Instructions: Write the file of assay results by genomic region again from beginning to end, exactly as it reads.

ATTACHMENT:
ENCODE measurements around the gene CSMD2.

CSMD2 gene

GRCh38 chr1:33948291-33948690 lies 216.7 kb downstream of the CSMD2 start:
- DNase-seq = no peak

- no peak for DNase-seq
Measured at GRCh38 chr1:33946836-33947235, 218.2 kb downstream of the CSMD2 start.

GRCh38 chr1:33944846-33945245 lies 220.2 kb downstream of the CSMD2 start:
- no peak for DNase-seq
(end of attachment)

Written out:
ENCODE measurements around the gene CSMD2.

CSMD2 gene

GRCh38 chr1:33948291-33948690 lies 216.7 kb downstream of the CSMD2 start:
- DNase-seq = no peak

- no peak for DNase-seq
Measured at GRCh38 chr1:33946836-33947235, 218.2 kb downstream of the CSMD2 start.

GRCh38 chr1:33944846-33945245 lies 220.2 kb downstream of the CSMD2 start:
- no peak for DNase-seq